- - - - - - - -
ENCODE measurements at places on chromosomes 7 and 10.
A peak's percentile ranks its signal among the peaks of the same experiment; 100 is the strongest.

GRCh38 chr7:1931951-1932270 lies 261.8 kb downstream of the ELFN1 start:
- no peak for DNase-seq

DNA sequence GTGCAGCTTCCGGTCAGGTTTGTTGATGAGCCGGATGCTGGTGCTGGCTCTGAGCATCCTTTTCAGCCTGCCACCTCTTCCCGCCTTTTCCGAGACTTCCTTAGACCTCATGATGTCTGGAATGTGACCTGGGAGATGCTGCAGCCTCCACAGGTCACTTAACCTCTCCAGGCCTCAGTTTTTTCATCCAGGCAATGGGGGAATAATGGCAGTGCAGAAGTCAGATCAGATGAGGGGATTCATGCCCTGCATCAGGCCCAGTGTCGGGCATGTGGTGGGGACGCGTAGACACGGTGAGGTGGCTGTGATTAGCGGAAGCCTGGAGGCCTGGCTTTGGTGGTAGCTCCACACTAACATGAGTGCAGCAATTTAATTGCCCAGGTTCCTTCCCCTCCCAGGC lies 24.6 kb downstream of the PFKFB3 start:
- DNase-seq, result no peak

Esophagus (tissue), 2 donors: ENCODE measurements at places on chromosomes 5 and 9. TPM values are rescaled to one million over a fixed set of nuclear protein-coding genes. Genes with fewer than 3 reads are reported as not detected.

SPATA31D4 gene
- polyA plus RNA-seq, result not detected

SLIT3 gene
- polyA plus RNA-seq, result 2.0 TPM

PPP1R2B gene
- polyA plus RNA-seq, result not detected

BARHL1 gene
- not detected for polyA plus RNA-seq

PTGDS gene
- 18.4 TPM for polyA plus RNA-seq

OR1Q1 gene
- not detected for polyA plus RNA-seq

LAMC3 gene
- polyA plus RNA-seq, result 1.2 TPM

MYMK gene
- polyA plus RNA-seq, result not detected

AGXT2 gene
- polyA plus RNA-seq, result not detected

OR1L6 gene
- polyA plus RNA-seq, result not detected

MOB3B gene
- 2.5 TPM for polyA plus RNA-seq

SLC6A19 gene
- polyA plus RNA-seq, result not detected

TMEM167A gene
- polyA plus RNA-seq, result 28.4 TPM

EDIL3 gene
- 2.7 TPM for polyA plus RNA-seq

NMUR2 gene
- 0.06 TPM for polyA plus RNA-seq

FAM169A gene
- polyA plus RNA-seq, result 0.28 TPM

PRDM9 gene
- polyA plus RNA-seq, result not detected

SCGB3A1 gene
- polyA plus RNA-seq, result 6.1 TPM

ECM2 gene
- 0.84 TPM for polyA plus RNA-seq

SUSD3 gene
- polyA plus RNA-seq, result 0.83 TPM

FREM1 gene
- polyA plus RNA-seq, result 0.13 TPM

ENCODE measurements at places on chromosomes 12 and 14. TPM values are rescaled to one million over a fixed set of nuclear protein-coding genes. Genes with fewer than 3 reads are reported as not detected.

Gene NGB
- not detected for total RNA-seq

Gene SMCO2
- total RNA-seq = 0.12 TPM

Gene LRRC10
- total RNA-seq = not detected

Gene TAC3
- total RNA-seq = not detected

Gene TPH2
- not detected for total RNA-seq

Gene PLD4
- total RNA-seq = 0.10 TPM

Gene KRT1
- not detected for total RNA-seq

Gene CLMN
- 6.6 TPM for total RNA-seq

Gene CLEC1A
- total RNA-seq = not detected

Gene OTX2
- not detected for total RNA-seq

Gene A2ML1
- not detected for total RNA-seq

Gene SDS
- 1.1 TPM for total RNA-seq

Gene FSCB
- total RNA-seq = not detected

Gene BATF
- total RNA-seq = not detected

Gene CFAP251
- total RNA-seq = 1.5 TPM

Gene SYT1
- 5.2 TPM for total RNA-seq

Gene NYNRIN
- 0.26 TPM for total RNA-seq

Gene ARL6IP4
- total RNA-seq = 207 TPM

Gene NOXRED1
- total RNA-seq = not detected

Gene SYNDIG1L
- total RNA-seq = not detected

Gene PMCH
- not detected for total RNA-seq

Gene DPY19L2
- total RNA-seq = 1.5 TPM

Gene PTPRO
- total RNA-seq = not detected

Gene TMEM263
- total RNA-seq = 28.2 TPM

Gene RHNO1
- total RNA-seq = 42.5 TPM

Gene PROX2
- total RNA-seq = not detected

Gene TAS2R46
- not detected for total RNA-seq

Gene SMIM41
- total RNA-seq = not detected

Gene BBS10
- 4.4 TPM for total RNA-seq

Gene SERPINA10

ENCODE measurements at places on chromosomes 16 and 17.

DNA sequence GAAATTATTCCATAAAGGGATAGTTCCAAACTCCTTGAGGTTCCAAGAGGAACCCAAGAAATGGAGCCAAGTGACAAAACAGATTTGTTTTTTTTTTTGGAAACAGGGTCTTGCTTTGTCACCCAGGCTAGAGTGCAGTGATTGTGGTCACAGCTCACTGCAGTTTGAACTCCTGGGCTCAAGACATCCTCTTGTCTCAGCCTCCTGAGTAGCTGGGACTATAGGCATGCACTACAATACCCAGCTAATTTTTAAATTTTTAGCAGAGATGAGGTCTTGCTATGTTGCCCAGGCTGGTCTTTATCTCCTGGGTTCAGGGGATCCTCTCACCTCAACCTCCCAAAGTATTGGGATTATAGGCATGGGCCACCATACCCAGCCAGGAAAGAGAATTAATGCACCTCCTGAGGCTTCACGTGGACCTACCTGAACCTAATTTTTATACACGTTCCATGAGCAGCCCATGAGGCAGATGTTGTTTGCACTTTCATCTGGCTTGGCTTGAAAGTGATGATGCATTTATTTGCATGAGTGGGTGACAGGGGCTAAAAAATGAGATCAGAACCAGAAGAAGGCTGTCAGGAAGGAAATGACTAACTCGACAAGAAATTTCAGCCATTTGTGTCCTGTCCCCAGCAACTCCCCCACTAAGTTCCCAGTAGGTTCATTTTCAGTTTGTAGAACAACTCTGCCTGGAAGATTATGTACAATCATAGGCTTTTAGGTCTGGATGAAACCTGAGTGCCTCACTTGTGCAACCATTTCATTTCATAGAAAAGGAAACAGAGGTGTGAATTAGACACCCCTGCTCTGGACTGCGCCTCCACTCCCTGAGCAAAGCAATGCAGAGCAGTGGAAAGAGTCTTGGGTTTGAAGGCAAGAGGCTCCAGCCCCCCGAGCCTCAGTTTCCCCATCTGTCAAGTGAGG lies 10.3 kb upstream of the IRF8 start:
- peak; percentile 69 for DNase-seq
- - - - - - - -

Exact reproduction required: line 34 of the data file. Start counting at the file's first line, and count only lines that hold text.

EDIL3 gene